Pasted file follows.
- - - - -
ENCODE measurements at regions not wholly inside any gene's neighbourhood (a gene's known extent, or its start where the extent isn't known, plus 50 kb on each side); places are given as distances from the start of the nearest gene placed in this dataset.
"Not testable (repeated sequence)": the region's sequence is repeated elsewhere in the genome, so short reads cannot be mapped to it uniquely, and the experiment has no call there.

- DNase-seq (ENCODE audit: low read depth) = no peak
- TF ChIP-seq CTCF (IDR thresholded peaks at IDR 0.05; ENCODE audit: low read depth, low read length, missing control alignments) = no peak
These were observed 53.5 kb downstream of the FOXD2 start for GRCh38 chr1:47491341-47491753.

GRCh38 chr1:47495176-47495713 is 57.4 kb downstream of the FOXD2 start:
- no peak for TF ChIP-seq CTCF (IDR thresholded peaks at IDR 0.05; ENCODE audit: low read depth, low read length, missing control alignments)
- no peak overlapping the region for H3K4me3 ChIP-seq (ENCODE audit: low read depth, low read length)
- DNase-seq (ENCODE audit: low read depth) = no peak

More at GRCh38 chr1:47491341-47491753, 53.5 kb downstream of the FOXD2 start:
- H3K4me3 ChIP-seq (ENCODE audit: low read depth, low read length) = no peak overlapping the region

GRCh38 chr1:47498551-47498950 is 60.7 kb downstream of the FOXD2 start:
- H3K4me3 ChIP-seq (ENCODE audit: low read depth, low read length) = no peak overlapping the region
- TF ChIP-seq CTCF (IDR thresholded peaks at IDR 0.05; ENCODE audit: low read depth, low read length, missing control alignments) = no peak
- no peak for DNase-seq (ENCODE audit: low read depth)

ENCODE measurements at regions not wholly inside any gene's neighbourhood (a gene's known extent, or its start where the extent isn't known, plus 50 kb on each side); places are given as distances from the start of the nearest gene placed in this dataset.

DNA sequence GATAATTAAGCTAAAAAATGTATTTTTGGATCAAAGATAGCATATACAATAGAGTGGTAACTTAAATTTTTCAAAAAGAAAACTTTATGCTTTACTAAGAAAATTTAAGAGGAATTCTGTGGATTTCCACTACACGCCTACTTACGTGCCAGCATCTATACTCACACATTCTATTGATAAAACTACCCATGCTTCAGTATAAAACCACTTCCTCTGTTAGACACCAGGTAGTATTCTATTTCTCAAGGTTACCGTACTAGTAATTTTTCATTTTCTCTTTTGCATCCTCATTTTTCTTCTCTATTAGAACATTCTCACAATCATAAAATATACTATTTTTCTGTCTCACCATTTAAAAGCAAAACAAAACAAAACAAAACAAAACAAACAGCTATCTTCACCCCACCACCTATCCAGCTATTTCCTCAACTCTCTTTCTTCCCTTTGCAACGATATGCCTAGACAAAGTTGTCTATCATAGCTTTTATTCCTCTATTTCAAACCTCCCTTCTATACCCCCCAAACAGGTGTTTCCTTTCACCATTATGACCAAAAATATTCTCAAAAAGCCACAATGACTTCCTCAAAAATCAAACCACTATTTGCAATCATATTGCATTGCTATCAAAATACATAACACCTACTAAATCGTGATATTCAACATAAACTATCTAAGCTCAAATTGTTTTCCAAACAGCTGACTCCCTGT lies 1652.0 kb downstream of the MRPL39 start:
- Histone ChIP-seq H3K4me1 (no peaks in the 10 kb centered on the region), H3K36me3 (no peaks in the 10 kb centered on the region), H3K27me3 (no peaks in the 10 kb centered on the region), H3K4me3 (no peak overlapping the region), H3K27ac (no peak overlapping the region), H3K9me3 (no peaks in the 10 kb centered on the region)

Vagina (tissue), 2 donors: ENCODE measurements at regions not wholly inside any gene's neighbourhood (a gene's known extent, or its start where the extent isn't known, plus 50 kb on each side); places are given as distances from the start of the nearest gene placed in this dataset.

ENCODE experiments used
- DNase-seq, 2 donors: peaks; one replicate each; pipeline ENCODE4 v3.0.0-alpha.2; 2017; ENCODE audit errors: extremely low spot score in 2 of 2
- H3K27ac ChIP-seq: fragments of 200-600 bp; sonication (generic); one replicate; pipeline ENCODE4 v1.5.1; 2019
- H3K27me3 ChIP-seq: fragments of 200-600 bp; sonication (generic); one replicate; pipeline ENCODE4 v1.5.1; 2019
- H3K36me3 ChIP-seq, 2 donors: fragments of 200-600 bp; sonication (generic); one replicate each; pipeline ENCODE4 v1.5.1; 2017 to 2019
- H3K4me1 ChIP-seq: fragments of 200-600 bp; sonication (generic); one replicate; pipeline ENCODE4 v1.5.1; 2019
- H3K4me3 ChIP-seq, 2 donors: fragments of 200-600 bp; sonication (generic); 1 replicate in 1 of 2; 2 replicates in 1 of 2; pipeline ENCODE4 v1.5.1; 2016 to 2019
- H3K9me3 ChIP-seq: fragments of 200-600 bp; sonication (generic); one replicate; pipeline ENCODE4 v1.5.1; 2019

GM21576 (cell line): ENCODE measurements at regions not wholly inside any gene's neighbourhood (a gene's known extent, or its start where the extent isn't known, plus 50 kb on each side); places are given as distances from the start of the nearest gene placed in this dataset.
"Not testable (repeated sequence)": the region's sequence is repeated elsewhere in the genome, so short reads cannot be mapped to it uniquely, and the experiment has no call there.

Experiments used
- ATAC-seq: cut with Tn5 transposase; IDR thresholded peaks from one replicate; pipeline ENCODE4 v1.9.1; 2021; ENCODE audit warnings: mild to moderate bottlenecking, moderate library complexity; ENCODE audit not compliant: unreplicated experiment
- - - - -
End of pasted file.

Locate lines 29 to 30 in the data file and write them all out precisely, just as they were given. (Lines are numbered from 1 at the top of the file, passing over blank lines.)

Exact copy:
"Not testable (repeated sequence)": the region's sequence is repeated elsewhere in the genome, so short reads cannot be mapped to it uniquely, and the experiment has no call there.

Experiments used